Defendant states that Plaintiff was issued at least eleven disciplinary actions between August 7, 1995, and July 20, 2010. (Doc. 33 ¶ 21.) Plaintiff states that she testified in another lawsuit ("the Judy Dervas lawsuit") that in the twenty years she was employed she was never written up other than for one day being late due to a snowstorm and all of the discipline imposed on her was imposed in the one year prior to her termination. (Doc. 39 ¶ 19.)
Defendant maintains that Plaintiff was terminated under the Corrective Disciplinary System as a result of two disciplines issued on July 20, 2010, for performing treatments in public areas. (Doc. 33 ¶ 22.) Plaintiff denies this, referencing the pretextual nature of the reasons provided. (Doc. 39 ¶ 22.) Defendant avers that performing a treatment on a resident in a public area is the type of infraction that would contribute to a facility being designated as a "special focus facility"; Plaintiff states that Defendant cannot produce evidence that Plaintiff performing treatments in public areas had any effect on the classification as a "special focus facility." (Doc. 33 ¶ 23; Doc. 39 ¶ 23.) Plaintiff also cites the statement made by Joan Hanlon at her deposition that she would have terminated Plaintiff even without the "special focus facility" designation. (Doc. 39 ¶ 23.)
The first treatment which resulted in the July 20th discipline was administered by Plaintiff on July 19, 2010, in a hallway of the facility. (Doc. 33 ¶ 24.) On the same date, Plaintiff was educated regarding proper treatment administration relating to performing treatments in public areas. (Doc. 33 ¶ 25.) Defendant avers that the next day Plaintiff performed another treatment on a resident in a public area; Plaintiff admits to performing the treatment but maintains she performed the treatment in the medication room with the resident's foot in that area. (Doc. 33 ¶¶ 28-29.) Plaintiff acknowledges that the medication room would have been too small to close the door while performing the treatment. (Doc. 33 ¶ 32.) The medication room is not a private area and treatments are not permitted in the room as anyone can see into it. (Doc. 33 ¶ 34.)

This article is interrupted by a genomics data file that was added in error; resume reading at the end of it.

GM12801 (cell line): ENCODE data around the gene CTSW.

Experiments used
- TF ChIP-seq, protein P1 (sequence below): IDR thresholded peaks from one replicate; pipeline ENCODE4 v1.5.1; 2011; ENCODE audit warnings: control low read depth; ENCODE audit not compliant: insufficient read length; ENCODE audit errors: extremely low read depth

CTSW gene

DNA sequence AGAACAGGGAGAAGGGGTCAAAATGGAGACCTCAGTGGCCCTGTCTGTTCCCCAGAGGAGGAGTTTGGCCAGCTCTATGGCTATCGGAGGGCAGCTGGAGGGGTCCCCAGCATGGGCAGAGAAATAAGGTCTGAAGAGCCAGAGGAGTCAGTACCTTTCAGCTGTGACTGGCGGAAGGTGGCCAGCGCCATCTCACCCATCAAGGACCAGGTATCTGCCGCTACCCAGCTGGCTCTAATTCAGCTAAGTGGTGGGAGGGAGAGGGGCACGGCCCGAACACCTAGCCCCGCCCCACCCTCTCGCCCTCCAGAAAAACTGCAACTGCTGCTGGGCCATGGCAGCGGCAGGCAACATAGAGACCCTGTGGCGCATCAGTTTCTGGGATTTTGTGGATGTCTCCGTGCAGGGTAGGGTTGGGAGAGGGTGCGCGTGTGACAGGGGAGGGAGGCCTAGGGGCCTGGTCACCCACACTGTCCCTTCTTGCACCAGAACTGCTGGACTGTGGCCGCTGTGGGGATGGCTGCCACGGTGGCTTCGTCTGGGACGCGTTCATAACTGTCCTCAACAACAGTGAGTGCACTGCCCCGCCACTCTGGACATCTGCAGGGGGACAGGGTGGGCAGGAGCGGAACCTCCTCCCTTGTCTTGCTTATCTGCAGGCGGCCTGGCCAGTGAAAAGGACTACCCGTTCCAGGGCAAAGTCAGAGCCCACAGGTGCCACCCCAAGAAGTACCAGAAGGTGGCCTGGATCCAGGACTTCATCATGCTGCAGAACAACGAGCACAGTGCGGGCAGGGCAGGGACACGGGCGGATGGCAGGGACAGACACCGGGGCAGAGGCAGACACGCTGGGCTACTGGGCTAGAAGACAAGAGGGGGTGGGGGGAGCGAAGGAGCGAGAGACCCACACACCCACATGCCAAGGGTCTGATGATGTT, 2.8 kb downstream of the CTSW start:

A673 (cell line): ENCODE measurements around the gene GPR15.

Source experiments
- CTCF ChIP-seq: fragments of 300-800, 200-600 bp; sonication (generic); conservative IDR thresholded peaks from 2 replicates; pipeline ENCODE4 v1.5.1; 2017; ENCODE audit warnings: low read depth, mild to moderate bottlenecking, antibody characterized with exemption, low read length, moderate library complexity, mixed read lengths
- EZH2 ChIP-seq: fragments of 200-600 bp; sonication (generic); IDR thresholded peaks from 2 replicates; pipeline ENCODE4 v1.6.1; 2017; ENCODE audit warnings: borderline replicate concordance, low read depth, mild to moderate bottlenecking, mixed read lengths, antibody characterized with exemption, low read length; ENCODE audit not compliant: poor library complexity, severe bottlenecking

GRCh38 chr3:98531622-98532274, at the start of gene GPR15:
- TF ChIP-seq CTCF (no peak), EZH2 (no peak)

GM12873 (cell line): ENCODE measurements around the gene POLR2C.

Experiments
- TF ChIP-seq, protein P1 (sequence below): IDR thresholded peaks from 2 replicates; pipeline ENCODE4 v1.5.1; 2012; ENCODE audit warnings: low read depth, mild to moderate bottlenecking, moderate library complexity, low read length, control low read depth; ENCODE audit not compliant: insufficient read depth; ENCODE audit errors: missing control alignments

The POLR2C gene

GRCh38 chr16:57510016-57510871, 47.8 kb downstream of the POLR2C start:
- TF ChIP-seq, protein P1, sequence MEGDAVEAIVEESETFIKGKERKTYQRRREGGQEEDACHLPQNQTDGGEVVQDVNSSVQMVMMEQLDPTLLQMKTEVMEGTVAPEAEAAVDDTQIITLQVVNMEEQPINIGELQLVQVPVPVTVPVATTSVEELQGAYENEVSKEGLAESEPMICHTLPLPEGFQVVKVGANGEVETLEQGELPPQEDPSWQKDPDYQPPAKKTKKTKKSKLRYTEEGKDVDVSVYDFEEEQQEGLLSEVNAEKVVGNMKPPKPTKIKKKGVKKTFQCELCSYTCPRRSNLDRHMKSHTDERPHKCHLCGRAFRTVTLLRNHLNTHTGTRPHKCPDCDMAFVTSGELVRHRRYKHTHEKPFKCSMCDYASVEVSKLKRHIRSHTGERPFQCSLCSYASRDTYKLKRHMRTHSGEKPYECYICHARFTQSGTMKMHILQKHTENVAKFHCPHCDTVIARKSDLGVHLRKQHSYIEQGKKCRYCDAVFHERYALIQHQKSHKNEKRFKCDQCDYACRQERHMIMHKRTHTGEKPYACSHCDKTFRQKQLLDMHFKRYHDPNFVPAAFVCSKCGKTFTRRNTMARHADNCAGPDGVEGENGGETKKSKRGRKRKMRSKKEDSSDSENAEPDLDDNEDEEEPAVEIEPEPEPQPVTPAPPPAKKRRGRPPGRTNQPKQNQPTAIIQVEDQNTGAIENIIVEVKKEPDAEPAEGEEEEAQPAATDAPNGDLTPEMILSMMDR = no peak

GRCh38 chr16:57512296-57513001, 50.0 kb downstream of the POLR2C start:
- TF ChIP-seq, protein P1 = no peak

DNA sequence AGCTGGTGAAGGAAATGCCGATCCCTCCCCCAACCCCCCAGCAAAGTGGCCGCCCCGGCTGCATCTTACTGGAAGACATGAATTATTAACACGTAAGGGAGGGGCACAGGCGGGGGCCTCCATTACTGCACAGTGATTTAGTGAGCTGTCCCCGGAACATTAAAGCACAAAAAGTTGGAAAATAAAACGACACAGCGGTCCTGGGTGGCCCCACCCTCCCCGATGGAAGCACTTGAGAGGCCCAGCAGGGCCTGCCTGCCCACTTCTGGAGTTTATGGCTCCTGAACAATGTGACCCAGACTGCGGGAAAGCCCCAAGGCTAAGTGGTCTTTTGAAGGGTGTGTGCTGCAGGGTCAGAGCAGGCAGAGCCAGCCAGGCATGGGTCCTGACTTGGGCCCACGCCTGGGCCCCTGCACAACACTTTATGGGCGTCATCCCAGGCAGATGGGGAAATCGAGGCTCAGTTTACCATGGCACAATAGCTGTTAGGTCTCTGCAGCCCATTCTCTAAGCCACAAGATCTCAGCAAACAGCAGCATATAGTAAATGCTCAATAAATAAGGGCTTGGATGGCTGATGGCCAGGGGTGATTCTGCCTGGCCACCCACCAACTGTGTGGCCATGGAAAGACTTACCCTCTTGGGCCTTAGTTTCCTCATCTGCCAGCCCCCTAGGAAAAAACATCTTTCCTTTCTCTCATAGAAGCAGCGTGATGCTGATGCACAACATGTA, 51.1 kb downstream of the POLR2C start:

Plaintiff admits no one at the facility ever made negative comments about her age and the facility "relied an awful lot on the older workers that were there." (Doc. 33 ¶¶ 38-39.) As of the date of discharge-July 20, 2010-Defendant employed twenty-five others as LPNs, ten of whom were the same age or older than Plaintiff. (Doc. 33 ¶¶ 40-41.) Nineteen of the twenty-five qualified for protection under the ADEA. (Doc. 33 ¶ 42.) Between July 20, 2010, and July 21, 2011, Defendant hired thirty-seven individuals in the position of Licensed Practical Nurse, eleven of whom were the same age or older than Plaintiff and twenty-two qualified for protection under the ADEA. (Doc. 33 ¶¶ 43-45.)

(Doc. 45 at 1-5.)

II. Discussion

A. Standard

The purpose of a motion for reconsideration "is to correct manifest errors of law or fact or to present newly discovered evidence." Max's Seafood Cafe v. Quiteros, 176 F.3d 669, 677 (3d Cir. 1999) (internal quotation marks and citation omitted). "Accordingly a judgment may be altered or amended if the party seeking reconsideration shows at least one of the following grounds: (1) an intervening change in the controlling law; (2) the availability of new evidence that was not available when the court granted the motion for summary judgment; or (3) the need to correct a clear error of law or fact or to prevent manifest injustice." Addie v. Kjaer, 737 F.3d 854, 867 (3d Cir. 2013) (internal quotation marks and citation omitted).

B. Plaintiff's Asserted Grounds for Relief